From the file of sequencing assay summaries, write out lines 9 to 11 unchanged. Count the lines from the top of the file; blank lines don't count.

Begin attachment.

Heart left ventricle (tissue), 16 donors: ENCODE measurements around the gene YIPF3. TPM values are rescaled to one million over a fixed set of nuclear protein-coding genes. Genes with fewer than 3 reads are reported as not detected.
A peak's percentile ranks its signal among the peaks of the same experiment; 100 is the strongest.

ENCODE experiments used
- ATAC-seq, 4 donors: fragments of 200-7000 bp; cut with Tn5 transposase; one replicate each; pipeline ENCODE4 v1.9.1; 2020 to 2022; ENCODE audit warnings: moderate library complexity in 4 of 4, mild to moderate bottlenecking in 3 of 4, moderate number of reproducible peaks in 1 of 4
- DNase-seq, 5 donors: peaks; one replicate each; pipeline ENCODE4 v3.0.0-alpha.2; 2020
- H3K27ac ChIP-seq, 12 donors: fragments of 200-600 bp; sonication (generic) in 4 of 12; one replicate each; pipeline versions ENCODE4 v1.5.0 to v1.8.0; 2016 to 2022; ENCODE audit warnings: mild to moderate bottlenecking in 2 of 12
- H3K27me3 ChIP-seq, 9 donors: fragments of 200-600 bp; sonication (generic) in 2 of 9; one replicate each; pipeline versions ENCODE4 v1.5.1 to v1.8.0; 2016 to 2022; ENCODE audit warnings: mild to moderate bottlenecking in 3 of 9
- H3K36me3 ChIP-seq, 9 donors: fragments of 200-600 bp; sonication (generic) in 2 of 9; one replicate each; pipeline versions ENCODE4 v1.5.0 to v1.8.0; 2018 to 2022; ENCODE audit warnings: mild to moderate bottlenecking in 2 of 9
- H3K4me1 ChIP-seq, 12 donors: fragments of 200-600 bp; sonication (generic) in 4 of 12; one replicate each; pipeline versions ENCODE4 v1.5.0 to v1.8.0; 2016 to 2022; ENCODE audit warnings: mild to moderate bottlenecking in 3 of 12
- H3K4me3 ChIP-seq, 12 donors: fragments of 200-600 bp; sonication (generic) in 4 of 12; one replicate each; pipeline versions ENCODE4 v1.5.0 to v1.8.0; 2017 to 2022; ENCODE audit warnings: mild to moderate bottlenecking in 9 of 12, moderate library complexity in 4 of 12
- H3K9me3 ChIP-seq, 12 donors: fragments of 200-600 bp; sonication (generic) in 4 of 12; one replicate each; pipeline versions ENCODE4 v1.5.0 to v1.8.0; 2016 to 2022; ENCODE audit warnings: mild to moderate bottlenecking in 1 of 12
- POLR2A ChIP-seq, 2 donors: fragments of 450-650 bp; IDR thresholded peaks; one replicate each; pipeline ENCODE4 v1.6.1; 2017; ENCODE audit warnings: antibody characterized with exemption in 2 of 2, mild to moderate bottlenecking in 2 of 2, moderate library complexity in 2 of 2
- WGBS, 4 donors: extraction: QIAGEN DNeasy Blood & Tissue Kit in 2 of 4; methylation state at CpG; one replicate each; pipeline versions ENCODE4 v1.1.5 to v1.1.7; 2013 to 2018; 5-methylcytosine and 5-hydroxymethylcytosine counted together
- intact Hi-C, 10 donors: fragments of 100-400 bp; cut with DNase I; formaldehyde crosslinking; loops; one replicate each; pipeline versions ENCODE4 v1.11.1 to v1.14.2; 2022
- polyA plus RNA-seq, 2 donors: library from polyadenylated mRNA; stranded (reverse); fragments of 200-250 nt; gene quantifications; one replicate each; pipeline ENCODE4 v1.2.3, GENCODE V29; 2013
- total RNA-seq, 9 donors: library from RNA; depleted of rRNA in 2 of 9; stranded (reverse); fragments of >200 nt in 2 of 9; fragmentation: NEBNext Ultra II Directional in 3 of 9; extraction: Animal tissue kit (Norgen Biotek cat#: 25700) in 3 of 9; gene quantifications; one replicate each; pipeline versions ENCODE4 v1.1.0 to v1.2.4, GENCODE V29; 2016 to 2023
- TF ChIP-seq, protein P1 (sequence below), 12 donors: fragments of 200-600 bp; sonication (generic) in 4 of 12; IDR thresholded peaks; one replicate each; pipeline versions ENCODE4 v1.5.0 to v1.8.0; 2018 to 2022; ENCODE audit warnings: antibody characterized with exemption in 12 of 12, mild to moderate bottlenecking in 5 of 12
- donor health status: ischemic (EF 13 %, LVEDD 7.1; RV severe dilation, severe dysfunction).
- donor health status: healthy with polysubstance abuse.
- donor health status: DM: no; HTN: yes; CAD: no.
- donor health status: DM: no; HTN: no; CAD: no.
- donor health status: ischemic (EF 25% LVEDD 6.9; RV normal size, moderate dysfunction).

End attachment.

- H3K4me1 ChIP-seq, 12 donors: fragments of 200-600 bp; sonication (generic) in 4 of 12; one replicate each; pipeline versions ENCODE4 v1.5.0 to v1.8.0; 2016 to 2022; ENCODE audit warnings: mild to moderate bottlenecking in 3 of 12
- H3K4me3 ChIP-seq, 12 donors: fragments of 200-600 bp; sonication (generic) in 4 of 12; one replicate each; pipeline versions ENCODE4 v1.5.0 to v1.8.0; 2017 to 2022; ENCODE audit warnings: mild to moderate bottlenecking in 9 of 12, moderate library complexity in 4 of 12
- H3K9me3 ChIP-seq, 12 donors: fragments of 200-600 bp; sonication (generic) in 4 of 12; one replicate each; pipeline versions ENCODE4 v1.5.0 to v1.8.0; 2016 to 2022; ENCODE audit warnings: mild to moderate bottlenecking in 1 of 12